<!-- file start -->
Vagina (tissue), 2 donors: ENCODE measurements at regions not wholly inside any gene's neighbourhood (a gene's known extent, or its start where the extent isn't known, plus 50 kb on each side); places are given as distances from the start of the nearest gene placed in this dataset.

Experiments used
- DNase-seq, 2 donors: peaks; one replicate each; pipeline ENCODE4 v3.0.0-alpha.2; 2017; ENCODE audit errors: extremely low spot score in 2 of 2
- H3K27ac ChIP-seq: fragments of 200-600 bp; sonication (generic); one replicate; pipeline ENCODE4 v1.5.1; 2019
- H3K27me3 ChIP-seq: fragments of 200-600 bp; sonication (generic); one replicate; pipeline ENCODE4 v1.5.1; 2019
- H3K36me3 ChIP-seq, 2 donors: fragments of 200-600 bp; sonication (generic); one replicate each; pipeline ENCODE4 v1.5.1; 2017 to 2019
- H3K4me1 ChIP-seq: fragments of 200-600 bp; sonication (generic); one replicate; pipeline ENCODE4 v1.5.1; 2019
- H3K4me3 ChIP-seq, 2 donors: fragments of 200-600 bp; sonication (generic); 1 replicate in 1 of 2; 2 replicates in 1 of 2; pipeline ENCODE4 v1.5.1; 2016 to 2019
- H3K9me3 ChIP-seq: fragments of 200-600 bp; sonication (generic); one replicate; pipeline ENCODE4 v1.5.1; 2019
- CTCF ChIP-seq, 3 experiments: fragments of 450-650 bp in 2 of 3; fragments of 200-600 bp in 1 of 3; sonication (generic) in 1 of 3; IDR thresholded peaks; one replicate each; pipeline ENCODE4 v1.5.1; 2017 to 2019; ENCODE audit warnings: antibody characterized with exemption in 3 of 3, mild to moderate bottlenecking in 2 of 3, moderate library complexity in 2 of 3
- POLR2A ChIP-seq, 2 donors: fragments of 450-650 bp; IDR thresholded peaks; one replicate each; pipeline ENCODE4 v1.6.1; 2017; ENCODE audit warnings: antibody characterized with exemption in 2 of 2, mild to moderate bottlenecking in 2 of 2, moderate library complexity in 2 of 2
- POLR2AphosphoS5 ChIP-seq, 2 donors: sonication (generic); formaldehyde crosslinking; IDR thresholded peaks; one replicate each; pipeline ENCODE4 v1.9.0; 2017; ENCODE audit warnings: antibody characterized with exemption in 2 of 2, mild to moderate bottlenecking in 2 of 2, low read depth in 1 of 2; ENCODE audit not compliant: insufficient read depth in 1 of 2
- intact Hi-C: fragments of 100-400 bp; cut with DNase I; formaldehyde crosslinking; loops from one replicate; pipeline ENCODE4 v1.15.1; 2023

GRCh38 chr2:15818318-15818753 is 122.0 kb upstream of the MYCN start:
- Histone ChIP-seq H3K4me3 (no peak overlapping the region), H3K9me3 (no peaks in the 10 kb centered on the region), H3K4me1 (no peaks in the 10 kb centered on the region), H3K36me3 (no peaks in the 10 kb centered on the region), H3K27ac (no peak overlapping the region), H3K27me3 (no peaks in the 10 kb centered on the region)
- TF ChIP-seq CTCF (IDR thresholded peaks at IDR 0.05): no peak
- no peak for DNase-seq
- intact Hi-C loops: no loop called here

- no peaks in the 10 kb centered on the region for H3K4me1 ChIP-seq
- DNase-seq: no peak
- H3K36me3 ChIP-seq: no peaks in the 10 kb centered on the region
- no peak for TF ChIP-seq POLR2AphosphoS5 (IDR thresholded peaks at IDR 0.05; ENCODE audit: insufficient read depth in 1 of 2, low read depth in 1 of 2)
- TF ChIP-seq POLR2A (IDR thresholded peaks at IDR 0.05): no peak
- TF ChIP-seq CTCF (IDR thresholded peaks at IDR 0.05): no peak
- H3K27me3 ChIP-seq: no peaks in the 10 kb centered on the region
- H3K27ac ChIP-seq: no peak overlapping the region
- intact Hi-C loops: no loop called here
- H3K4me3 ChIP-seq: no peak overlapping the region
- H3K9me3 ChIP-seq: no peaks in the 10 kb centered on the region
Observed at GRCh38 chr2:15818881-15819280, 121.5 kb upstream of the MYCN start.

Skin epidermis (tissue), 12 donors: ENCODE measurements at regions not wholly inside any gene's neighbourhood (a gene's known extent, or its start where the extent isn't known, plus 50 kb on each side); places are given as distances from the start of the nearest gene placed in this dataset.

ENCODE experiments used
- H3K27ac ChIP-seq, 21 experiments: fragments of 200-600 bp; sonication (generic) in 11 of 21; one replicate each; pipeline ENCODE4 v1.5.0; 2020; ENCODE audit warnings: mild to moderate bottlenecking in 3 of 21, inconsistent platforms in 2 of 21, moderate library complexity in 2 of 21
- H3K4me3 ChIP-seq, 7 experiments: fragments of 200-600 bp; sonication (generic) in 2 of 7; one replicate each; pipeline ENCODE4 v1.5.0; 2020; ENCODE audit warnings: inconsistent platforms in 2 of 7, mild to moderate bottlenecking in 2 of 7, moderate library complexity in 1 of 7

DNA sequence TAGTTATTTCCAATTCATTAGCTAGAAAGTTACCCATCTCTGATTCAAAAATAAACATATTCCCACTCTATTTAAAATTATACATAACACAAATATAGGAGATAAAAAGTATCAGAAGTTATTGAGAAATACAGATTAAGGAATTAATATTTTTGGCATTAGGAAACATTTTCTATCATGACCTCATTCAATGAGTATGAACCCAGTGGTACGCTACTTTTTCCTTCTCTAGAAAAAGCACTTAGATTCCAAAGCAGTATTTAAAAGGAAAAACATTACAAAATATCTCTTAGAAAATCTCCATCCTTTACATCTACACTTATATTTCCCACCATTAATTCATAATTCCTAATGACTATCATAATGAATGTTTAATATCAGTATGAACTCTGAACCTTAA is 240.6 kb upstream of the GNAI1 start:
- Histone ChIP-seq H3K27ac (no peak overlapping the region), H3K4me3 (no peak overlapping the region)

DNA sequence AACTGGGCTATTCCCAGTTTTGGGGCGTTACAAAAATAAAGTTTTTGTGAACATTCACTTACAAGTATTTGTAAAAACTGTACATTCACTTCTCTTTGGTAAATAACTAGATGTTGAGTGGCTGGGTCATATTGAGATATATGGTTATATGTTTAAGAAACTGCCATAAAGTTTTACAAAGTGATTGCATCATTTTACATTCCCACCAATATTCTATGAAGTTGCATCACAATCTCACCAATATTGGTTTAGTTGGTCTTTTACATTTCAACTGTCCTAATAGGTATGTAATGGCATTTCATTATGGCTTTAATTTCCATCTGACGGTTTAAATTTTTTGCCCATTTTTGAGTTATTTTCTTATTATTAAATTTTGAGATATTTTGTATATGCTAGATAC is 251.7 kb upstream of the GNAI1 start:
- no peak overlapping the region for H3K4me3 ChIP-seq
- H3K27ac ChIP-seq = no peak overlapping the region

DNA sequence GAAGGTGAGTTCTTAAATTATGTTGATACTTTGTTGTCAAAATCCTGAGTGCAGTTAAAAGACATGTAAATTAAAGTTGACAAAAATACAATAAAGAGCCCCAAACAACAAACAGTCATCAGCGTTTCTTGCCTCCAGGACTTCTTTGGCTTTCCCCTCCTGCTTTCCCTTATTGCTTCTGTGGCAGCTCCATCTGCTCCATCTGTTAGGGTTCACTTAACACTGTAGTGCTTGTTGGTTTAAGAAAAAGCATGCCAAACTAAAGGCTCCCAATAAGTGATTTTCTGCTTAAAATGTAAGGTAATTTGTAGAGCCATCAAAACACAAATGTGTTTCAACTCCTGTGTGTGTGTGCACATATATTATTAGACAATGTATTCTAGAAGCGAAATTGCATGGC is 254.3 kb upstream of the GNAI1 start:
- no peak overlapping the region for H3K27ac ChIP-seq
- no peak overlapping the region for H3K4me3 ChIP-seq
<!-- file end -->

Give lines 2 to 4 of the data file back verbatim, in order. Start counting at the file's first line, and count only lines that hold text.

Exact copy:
Experiments used
- DNase-seq, 2 donors: peaks; one replicate each; pipeline ENCODE4 v3.0.0-alpha.2; 2017; ENCODE audit errors: extremely low spot score in 2 of 2
- H3K27ac ChIP-seq: fragments of 200-600 bp; sonication (generic); one replicate; pipeline ENCODE4 v1.5.1; 2019